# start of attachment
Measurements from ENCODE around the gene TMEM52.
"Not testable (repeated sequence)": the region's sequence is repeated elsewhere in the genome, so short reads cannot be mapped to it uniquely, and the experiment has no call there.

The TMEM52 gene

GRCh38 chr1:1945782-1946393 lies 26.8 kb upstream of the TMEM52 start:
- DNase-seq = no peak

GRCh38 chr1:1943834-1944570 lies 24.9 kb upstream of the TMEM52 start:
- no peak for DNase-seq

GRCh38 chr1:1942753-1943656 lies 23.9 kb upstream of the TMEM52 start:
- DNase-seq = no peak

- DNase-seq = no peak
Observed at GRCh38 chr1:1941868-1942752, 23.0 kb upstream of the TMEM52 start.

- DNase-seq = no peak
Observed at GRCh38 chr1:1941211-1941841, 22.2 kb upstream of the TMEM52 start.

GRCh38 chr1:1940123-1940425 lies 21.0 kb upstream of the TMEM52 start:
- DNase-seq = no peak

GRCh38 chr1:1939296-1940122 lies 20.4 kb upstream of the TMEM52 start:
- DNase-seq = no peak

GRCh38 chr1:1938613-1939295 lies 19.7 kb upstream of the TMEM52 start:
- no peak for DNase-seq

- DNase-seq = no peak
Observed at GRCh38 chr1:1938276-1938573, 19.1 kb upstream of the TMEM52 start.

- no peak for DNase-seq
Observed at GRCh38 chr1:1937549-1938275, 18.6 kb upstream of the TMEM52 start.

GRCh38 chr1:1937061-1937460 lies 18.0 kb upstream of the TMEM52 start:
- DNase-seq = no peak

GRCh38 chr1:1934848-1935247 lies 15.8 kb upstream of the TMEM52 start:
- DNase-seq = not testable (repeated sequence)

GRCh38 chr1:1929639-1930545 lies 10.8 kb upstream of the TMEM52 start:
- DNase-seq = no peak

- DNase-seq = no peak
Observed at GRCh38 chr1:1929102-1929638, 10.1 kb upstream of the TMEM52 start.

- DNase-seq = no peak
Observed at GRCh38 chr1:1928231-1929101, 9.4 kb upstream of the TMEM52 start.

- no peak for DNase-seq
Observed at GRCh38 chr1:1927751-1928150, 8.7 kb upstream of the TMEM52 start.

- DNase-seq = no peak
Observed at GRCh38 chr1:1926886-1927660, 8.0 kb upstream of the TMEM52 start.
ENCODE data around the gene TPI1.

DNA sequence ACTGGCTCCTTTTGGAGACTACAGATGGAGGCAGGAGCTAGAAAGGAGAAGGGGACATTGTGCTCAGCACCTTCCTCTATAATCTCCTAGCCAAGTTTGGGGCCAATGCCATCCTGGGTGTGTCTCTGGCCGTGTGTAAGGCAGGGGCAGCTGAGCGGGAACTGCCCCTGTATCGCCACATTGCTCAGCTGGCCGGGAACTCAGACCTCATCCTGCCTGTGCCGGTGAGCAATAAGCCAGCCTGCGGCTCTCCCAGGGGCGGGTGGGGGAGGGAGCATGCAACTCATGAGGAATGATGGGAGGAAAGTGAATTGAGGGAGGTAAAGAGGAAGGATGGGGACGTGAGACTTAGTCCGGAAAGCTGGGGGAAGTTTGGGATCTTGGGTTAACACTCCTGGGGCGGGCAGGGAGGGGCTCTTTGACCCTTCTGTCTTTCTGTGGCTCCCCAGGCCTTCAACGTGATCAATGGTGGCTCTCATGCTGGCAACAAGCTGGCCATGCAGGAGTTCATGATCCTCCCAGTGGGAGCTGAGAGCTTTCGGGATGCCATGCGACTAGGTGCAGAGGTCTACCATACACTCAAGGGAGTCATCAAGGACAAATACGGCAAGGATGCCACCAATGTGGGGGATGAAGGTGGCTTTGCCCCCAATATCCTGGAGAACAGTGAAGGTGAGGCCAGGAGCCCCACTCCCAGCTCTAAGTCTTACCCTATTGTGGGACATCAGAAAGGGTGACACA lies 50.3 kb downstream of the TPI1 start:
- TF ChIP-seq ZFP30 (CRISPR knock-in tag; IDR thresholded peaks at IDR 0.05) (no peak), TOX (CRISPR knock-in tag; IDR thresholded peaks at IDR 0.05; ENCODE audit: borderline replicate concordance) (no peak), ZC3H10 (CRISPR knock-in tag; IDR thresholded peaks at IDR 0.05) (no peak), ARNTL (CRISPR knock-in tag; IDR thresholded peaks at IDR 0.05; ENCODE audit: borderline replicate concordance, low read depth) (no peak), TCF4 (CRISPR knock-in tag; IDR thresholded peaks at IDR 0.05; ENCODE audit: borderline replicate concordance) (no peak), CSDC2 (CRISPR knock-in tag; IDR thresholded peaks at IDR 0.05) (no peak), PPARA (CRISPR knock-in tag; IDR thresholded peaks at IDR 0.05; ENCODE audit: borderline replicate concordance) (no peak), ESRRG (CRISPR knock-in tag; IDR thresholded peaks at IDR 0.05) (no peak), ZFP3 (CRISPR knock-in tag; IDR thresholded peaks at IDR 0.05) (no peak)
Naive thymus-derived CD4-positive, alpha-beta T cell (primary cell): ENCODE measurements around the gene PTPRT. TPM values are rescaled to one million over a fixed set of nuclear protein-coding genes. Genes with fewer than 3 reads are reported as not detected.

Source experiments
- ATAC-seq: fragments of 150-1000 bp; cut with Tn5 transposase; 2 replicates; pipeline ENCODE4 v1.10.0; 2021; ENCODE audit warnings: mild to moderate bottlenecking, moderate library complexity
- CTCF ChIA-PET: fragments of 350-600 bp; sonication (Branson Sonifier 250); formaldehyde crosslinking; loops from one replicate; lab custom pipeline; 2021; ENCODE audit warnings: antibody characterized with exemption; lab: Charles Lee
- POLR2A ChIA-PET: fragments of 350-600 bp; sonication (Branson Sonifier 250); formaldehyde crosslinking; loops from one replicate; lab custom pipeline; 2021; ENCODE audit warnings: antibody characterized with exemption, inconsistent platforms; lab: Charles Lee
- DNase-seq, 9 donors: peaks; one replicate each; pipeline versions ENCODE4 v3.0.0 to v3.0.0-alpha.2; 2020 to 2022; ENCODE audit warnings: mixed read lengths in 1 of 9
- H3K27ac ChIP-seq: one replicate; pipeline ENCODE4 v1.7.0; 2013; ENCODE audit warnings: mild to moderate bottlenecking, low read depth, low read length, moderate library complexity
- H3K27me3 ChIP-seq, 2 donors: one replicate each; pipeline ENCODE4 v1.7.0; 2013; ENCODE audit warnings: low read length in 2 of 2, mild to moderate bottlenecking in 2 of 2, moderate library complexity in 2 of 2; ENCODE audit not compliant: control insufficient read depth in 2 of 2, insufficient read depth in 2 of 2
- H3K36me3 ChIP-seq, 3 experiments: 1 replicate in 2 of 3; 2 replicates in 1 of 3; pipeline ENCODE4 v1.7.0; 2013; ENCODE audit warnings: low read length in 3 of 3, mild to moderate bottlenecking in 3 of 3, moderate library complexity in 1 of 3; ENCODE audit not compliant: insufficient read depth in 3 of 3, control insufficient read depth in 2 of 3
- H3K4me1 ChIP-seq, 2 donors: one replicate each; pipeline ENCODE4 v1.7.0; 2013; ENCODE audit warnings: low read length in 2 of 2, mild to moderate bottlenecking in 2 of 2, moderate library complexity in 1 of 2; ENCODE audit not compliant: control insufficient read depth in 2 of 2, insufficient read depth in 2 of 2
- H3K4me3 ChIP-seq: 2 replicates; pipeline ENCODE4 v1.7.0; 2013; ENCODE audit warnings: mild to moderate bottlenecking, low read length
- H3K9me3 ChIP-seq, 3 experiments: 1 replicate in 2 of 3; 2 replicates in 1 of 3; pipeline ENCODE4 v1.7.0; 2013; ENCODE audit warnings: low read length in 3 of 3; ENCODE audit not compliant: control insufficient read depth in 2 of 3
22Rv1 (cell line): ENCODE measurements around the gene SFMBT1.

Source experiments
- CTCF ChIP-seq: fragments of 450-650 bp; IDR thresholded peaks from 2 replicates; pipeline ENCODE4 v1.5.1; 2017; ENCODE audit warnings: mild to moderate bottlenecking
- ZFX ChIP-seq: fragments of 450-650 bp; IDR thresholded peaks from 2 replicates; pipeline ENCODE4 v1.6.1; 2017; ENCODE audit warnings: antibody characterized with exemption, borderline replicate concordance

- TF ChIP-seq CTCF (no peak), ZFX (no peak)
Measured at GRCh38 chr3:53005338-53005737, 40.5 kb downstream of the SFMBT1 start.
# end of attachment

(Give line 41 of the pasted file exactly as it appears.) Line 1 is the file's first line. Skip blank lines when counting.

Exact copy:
Naive thymus-derived CD4-positive, alpha-beta T cell (primary cell): ENCODE measurements around the gene PTPRT. TPM values are rescaled to one million over a fixed set of nuclear protein-coding genes. Genes with fewer than 3 reads are reported as not detected.